Welcome to part 12 of the intermediate Python programming tutorial series. In this part, we're going to talk more about the built-in library: multiprocessing. Here, we're going to be covering the beginnings to building a spider, using the multiprocessing library. The idea here will be to quickly access and process many websites at the same time.
If you're just now joining us, you may want to start with the multiprocessing tutorial, as this is meant to simply be an example of what we learned.
To begin, let's make some imports:
from multiprocessing import Pool import bs4 as bs import random import requests import string
We will obviously be using
multiprocessing, and we're going to use the
Pool so we can access the returned values from a process. Next, we're going to make use of the Beautiful Soup library for parsing the HTML. If you're not familiar with Beautiful Soup, you can check out the Beautiful Soup miniseries. We'll be using
string to generate random strings, and
requests to actually make the request and grab the source code.
def random_starting_url(): starting = ''.join(random.SystemRandom().choice(string.ascii_lowercase) for _ in range(3)) url = ''.join(['http://', starting, '.com']) return url
Now, with a spider, we need to figure out at least where to begin. Once with a starting point, a spider simply will continue crawling around, and then networking out to other websites via links. To figure out where to begin, we're going to write a function that generates a random combination of three characters, and then we'll slap an "http://" and a ".com" and we've got probably a decent starting place, since most 3 letter .com domain names have at least something. If one doesn't no matter, since we're going to start with parsing a handful of these.
Many times, websites will have local links, basically where the link doesn't actually start with http or https, and instead it starts with a slash, like
/login/. A browser knows this is really a link to
http://thewebsite.com/login/, but our program wont without us telling it:
def handle_local_links(url,link): if link.startswith('/'): return ''.join([url,link]) else: return link
Now, we need to find those links!
def get_links(url): resp = requests.get(url) soup = bs.BeautifulSoup(resp.text, 'lxml') body = soup.body links = [link.get('href') for link in body.find_all('a')] links = [handle_local_links(url,link) for link in links] links = [str(link.encode("ascii")) for link in links] return links
In this function, we're grabbing the source code, then parsing it with Beautiful Soup. That said, there could some issues. First, the domain may not have a server. If it does have a server, maybe there's nothing on it being returned. If they do have a website, maybe they don't allow bot connections. If we are able to connect and read the source code, we might not find any links at all. Thus, we have a few exceptions to handle for:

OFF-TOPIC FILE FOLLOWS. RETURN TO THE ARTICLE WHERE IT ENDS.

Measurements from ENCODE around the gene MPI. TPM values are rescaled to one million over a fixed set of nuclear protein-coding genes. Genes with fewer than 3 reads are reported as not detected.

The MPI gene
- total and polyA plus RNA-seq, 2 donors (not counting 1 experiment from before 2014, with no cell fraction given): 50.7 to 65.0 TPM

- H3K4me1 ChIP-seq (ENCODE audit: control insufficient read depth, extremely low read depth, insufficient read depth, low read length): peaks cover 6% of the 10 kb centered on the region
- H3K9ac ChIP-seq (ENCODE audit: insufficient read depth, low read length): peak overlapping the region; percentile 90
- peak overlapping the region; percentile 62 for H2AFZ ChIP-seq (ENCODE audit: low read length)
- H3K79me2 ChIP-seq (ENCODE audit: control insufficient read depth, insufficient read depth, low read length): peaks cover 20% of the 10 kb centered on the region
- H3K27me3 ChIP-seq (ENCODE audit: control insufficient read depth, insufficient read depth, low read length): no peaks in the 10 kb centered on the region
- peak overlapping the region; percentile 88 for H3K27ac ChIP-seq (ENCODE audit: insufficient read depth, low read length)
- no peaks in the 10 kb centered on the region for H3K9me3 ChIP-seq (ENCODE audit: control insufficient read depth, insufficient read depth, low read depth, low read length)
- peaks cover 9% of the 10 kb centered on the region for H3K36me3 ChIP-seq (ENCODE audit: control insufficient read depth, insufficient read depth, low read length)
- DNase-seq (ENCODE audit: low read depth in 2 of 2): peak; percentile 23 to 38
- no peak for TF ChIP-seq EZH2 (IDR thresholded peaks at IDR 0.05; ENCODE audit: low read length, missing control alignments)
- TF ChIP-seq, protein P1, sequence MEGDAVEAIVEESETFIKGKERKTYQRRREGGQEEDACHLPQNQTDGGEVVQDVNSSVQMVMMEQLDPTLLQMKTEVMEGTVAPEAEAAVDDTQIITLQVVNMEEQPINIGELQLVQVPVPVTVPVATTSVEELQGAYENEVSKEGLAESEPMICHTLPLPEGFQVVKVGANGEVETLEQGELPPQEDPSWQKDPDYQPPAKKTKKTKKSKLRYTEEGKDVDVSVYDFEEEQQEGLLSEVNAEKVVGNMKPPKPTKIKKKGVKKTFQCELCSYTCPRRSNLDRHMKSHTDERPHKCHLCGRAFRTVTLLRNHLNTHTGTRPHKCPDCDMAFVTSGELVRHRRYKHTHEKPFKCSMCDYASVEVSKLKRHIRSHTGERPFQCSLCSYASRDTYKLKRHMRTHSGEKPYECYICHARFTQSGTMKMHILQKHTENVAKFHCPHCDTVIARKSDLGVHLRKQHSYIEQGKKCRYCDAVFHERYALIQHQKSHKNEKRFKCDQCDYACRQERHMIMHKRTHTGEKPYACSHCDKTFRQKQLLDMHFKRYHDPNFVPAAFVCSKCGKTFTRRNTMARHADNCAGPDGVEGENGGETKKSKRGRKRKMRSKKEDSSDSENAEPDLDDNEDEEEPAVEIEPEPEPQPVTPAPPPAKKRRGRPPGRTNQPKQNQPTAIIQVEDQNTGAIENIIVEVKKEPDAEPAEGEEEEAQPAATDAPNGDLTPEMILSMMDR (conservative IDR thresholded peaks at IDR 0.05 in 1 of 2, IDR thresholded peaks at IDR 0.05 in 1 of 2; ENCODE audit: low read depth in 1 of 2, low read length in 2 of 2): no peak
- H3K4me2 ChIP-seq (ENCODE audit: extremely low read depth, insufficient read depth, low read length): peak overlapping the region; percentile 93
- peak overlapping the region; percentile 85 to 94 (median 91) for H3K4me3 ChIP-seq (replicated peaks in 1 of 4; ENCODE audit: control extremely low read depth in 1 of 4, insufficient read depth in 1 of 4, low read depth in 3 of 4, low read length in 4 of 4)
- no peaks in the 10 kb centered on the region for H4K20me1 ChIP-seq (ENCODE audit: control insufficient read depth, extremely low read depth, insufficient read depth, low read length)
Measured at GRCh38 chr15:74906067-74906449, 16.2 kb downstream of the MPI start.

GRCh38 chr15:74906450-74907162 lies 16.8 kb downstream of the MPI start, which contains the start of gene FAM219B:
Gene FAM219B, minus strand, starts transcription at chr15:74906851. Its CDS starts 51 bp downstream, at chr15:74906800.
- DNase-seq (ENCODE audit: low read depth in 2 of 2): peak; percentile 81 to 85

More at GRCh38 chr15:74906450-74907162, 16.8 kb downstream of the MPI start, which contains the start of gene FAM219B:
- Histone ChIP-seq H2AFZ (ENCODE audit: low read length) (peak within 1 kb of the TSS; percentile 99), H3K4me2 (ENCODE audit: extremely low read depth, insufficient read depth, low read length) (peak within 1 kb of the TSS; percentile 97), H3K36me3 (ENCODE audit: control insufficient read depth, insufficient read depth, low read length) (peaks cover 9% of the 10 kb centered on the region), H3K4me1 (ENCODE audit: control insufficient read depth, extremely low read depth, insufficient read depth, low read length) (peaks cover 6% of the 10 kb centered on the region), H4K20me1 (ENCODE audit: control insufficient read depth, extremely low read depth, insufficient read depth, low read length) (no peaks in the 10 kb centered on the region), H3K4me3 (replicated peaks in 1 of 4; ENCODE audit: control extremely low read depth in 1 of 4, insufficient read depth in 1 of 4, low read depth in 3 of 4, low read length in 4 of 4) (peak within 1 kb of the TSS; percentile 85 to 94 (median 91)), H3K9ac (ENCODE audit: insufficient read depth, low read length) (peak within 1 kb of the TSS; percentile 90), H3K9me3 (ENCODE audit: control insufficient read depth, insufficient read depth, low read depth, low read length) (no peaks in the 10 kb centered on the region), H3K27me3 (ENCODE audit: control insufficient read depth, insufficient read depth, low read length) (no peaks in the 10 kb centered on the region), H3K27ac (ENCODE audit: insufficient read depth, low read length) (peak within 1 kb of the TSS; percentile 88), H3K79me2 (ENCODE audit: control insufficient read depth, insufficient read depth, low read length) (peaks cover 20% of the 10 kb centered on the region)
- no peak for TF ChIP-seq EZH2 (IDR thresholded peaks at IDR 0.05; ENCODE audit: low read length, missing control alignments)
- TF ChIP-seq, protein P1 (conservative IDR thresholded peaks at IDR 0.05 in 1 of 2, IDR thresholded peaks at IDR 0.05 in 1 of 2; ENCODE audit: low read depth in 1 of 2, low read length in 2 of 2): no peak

def get_links(url): try: resp = requests.get(url) soup = bs.BeautifulSoup(resp.text, 'lxml') body = soup.body links = [link.get('href') for link in body.find_all('a')] links = [handle_local_links(url,link) for link in links] links = [str(link.encode("ascii")) for link in links] return links except TypeError as e: print(e) print('Got a TypeError, probably got a None that we tried to iterate over') return  except IndexError as e: print(e) print('We probably did not find any useful links, returning empty list') return  except AttributeError as e: print(e) print('Likely got None for links, so we are throwing this') return  except Exception as e: print(str(e)) # log this error return 
The final exception could arguably be excluded and we could further handle the explicit errors. In general, it's a bad idea to just silently move along on errors. At the very least, you might want to log the error either in a plain text file or even using something like Python's logging standard library.
Now, using multiprocessing, let's put it all together:
def main(): how_many = 50 p = Pool(processes=how_many) parse_us = [random_starting_url() for _ in range(how_many)] data = p.map(get_links, [link for link in parse_us]) data = [url for url_list in data for url in url_list] p.close() with open('urls.txt','w') as f: f.write(str(data)) if __name__ == '__main__': main()
In this case, we're taking the list of all urls, and then writing them to a file, but, with a full spider, you'd actually take that list, and it becomes the new
parse_us, and this loop goes on forever.
If you're more curious about what each line is doing, check out the video version of this tutorial above, as each line is explained.
In the next tutorial, we're going to introduce Object Oriented Programming (OOP).